• How your firm stays on top of client needs and concerns
• How you utilize the particular backgrounds and expertise of your team members to support the client experience
• How you provide timely reports and analyses of performance
• How you provide information

Service is more broadly defined today than in the past. It’s all about communication, which has a tremendous impact on the overall client experience you deliver.

Use a multiple-step proposal-review process to close the deal.
To ensure that your sales process builds momentum and concludes positively, schedule the following contacts with your prospect:
• Prior to sending the proposal, call to tell your prospect that the proposal is on its way.
Briefly explain its key elements so the prospect will know how to review it intelligently.
Schedule an initial review meeting or phone call when you will discuss the proposal in detail. Encourage the prospect to develop a set of questions for that scheduled call or meeting.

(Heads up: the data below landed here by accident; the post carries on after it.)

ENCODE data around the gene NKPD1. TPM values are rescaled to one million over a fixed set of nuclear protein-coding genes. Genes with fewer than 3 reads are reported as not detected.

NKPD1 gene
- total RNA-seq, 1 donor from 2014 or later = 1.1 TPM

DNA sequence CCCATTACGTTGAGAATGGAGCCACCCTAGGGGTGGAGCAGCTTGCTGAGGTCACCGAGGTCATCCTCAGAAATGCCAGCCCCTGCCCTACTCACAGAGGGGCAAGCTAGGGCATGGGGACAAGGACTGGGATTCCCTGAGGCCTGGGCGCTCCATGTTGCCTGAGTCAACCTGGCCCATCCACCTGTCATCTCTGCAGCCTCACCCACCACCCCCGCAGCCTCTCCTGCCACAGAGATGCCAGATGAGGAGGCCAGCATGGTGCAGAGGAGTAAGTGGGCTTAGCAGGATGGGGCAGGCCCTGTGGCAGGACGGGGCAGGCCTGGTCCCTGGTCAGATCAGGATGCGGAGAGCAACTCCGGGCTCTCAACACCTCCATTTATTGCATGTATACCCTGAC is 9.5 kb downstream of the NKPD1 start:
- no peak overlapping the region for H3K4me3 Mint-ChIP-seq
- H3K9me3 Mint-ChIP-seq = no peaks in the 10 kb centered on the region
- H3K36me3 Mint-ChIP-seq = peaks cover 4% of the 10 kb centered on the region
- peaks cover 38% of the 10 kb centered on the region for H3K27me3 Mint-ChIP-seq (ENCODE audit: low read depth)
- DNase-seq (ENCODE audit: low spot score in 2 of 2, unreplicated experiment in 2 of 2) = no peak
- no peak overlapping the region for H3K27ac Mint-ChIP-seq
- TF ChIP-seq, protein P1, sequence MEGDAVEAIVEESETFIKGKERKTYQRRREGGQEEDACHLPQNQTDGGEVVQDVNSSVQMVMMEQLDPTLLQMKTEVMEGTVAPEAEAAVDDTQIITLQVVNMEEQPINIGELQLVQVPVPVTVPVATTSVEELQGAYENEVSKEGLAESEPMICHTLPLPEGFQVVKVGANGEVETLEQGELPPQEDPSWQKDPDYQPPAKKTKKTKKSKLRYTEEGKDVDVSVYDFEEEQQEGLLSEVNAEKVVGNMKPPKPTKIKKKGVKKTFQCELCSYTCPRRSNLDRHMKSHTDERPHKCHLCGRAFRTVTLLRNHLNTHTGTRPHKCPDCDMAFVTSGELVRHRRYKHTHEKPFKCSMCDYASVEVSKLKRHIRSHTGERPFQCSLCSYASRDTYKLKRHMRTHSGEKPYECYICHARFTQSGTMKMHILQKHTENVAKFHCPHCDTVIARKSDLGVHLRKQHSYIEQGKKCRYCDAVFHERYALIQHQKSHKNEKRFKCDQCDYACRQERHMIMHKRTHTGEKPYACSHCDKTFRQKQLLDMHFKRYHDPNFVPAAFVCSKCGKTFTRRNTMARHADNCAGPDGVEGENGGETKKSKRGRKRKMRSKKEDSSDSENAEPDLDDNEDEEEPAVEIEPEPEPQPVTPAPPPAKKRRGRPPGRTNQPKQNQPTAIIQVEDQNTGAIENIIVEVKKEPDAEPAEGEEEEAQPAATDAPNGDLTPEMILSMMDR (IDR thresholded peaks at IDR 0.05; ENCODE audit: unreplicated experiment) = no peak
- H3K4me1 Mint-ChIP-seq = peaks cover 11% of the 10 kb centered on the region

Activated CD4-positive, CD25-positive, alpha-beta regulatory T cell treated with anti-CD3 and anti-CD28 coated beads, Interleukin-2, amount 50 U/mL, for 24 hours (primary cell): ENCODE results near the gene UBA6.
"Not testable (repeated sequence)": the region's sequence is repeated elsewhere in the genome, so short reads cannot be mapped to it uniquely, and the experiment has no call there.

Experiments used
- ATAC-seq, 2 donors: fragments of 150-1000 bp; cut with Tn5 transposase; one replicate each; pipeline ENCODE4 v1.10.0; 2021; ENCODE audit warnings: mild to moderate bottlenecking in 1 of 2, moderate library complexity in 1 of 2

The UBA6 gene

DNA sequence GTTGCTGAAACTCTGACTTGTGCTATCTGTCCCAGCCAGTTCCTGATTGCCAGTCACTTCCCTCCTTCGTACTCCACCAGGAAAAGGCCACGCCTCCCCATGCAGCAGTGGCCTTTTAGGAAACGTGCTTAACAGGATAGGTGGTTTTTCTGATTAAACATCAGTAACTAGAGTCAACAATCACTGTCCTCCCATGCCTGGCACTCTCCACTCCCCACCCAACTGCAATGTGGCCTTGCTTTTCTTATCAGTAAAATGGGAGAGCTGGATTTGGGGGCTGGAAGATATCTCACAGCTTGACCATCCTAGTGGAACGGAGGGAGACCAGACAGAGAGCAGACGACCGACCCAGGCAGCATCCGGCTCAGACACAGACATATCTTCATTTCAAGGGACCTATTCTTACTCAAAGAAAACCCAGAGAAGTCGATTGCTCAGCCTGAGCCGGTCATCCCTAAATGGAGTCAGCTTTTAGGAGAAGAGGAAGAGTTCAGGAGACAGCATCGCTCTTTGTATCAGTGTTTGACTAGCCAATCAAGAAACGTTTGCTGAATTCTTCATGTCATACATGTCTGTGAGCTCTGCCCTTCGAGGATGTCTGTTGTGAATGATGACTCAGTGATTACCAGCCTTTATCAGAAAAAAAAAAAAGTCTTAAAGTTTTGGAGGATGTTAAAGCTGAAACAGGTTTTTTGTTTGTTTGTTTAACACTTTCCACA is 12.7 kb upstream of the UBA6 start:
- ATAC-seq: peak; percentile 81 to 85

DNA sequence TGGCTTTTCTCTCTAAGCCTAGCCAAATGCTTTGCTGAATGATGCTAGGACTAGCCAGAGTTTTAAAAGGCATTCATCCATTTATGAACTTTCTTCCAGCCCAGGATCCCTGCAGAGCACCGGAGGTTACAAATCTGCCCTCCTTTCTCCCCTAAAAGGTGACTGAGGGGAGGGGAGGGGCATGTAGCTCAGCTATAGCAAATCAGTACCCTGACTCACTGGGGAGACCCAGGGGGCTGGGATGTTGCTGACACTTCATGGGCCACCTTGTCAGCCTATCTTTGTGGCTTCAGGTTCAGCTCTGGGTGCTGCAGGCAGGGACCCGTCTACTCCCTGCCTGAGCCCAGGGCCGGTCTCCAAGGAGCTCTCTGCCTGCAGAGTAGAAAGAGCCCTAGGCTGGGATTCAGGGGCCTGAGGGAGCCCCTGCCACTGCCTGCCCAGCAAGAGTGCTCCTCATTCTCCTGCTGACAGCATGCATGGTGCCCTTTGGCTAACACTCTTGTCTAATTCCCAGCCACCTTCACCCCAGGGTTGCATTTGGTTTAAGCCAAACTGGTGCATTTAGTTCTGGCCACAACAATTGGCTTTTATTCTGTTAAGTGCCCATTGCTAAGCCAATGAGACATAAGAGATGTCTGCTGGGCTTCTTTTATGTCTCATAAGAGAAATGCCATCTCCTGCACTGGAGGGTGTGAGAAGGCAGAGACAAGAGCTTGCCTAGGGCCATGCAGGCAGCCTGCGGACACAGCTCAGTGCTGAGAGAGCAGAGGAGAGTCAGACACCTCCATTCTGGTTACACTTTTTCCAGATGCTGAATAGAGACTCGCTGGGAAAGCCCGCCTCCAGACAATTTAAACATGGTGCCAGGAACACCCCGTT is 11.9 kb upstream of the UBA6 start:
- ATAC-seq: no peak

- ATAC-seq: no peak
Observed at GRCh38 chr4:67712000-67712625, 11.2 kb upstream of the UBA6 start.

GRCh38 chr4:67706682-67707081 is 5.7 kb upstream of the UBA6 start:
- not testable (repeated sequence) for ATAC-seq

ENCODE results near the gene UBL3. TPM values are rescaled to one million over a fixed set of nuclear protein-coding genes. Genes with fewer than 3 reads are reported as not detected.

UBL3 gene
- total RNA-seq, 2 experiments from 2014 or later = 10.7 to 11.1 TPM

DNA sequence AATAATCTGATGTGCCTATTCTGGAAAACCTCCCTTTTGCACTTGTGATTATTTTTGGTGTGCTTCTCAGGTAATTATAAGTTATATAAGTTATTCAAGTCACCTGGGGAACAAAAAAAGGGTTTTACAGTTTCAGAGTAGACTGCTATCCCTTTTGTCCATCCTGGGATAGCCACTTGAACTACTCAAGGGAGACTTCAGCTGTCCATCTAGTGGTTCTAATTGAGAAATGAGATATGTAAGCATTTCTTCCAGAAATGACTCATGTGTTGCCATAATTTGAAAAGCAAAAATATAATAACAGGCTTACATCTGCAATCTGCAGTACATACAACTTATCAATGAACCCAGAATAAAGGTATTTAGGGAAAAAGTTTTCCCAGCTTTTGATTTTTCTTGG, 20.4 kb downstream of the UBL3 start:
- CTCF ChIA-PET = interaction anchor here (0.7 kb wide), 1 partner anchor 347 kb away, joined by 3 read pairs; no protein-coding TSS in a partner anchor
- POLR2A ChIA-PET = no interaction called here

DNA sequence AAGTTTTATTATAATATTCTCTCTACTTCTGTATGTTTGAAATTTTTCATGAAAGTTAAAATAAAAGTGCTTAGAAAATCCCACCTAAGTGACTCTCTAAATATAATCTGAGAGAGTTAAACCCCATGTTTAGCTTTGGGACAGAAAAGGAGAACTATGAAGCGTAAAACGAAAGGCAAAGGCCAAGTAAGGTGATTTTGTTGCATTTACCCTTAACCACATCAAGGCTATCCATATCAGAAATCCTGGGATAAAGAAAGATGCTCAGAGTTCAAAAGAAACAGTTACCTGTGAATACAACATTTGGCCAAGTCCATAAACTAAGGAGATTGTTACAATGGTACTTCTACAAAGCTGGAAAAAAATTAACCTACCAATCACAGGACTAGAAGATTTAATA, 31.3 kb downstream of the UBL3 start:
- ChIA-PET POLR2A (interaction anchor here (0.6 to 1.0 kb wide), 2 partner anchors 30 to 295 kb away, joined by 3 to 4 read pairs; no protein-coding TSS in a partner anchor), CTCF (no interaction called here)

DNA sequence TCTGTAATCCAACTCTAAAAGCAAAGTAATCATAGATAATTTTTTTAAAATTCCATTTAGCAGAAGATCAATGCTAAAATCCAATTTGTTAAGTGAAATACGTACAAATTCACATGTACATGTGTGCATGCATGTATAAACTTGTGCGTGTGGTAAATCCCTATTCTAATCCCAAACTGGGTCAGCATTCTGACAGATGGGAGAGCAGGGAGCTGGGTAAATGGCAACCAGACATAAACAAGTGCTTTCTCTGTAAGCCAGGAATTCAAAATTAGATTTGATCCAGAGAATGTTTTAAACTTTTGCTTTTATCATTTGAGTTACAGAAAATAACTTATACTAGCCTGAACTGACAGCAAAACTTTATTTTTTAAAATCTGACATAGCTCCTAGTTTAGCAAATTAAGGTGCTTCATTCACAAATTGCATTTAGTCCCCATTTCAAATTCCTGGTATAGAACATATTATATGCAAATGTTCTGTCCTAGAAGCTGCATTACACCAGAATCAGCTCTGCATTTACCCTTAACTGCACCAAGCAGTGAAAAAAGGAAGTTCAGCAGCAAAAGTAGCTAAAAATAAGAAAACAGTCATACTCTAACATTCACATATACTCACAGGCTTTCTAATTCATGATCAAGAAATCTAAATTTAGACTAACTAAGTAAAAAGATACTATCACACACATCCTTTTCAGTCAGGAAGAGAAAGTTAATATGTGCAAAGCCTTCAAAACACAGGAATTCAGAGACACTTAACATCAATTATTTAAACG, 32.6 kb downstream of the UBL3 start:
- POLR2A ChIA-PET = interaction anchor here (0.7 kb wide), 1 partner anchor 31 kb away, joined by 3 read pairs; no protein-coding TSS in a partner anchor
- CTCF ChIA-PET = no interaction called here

• During the initial proposal-review call or meeting, encourage the prospect to ask all questions and offer all comments that come to mind. This information will allow you to refine your plan and tailor it to fit the prospect’s needs. Schedule a follow-up call or meeting with ample time to review your modified proposal in detail.
• During the follow-up proposal-review meeting, present a modified plan that demonstrates that you have listened and responded to your prospect’s needs. Address all questions and concerns and close the sale.

Recognize that process is important from the opening act all the way through to the final standing ovation. Use a multiple-step review process to build sales momentum and gather the information you need to deliver a custom solution that will convince the prospect to do business with you.

If you’re accustomed to sprinting through the sales process, these principals may seem more like a marathon. To implement them effectively, you will need to slow down and concentrate more on serving than selling.